Ticking over with Christianity lite

03 May 2013

Rituals and ceremonies have a part to play in our faith, says Harriet Baber

Up the road, in Encinitas, a couple are suing the district for introducing yoga into their child's school, as part of its physical-education programme. Backed by an Evangelical watchdog group, they claim that it violates the separation of Church and State.

Most residents are indignant: yoga does not involve any indoctrination, just relaxation and stretching exercises; so how could it be religious?

Yoga is religion lite - so light that the religious connection is virtually imperceptible. Hinduism lite and Buddhism lite have become so familiar that we hardly notice them. We speculate about possible past lives, and talk casually about karma, but we do not take any of it seriously.

Most people in the United States have no objection to yoga because they see it as inclusive. Everyone, regardless of their religious belief - or unbelief - can do it. Christian practices are another matter, however, and the assumption is that they cannot be done without religious conviction. So public scolders complain that Christmas displays exclude non-Christians, and demand strict rules about which ones are sufficiently secularised to be displayed in the public square.

I have some sympathy with the yogaphobes. The problem, though, is not that Buddhism-lite or Hinduism-lite products are pervasive, but that Christianity lite has virtually disappeared. The problem is that we regard the myths and symbols of Christianity as expressions of serious religious conviction.

This assumption grows out of the Evangelical tradition, which rejects the folk religion and "empty ceremonies" that both believers and unbelievers can enjoy. So Kierkegaard attacked the cheerful Sunday religiosity of the bourgeoisie of Copenhagen, and American Evangelicals now insist that Christianity is "not a religion, but a relationship". For them, Christianity lite is, if anything, worse than no Christianity at all.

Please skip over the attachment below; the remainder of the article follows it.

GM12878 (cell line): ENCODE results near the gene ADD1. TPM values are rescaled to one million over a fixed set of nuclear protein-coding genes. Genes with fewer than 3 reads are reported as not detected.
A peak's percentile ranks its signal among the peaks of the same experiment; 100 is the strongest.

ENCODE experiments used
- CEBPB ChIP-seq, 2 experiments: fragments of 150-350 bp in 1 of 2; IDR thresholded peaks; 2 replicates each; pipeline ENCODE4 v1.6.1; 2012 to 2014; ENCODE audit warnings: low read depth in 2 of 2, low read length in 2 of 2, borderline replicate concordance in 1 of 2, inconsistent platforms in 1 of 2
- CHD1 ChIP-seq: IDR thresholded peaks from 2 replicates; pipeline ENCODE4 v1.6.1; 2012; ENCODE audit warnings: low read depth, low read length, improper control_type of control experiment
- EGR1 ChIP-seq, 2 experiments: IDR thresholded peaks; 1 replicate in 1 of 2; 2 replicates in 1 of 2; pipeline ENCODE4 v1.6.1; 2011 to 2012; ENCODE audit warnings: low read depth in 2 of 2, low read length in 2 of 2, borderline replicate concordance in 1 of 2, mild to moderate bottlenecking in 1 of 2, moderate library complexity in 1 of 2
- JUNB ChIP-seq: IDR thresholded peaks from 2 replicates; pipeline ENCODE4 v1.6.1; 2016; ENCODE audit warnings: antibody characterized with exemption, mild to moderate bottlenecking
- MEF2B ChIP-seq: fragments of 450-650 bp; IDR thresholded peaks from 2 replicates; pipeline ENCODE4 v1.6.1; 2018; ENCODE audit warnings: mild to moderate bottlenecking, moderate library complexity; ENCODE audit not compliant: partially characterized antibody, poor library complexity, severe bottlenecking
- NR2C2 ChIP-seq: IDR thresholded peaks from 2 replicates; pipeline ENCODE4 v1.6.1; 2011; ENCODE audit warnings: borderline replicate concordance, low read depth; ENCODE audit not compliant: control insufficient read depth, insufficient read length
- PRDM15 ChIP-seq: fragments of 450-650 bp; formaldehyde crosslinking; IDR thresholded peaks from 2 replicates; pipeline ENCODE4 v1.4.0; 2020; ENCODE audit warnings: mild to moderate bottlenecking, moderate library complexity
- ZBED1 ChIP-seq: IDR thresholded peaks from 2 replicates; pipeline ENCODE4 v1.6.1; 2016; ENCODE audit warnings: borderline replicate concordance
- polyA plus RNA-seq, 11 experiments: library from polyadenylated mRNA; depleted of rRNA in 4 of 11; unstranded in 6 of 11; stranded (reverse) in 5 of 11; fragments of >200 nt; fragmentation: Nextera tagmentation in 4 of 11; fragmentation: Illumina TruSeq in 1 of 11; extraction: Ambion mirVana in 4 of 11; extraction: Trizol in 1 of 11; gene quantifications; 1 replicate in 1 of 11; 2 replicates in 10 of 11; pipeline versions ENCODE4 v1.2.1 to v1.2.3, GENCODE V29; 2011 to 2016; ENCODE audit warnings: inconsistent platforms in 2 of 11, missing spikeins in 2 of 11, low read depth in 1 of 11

This is the Reformation programme: the attack on superficiality and folk religion; and the insistence that Christianity demands conviction. It is the programme that kick-started secularism, and will bring about the end of religion.


Christianity heavy, the religion of conviction and witness which shuns superficialities, is too high for humanity: only a few can conjure up the religious fervour that it prescribes. For many, it promotes religious fakery - the mass-produced "born-again" experiences, contrived testimonies, and routine use of inflated language which make Christians look like hypocrites and fools.

There is a great deal to be said for superficial religiosity. It keeps religion ticking over. It gives us access to a system of beliefs that makes serious religion available when we need it. And it is enjoyable: the customs and festivals that featured in medieval Europe, and still survive in Mediterranean folk Catholicism, are simply fun.

The Church was not built on the blood of the martyrs. It was built on Constantine's patronage. It flourished because it became a public institution in which people without serious Christian convictions, including crypto-pagans, could participate in much the same spirit as contem- porary Californians do yoga.

That is the Church we should want: not the Church of the martyrs, or the New Testament Church of Jesus's disciples, but the Church of Constantine - a Church suitable for sinners like us.

Dr Harriet Baber is Professor of Philosophy at the University of San Diego, USA.

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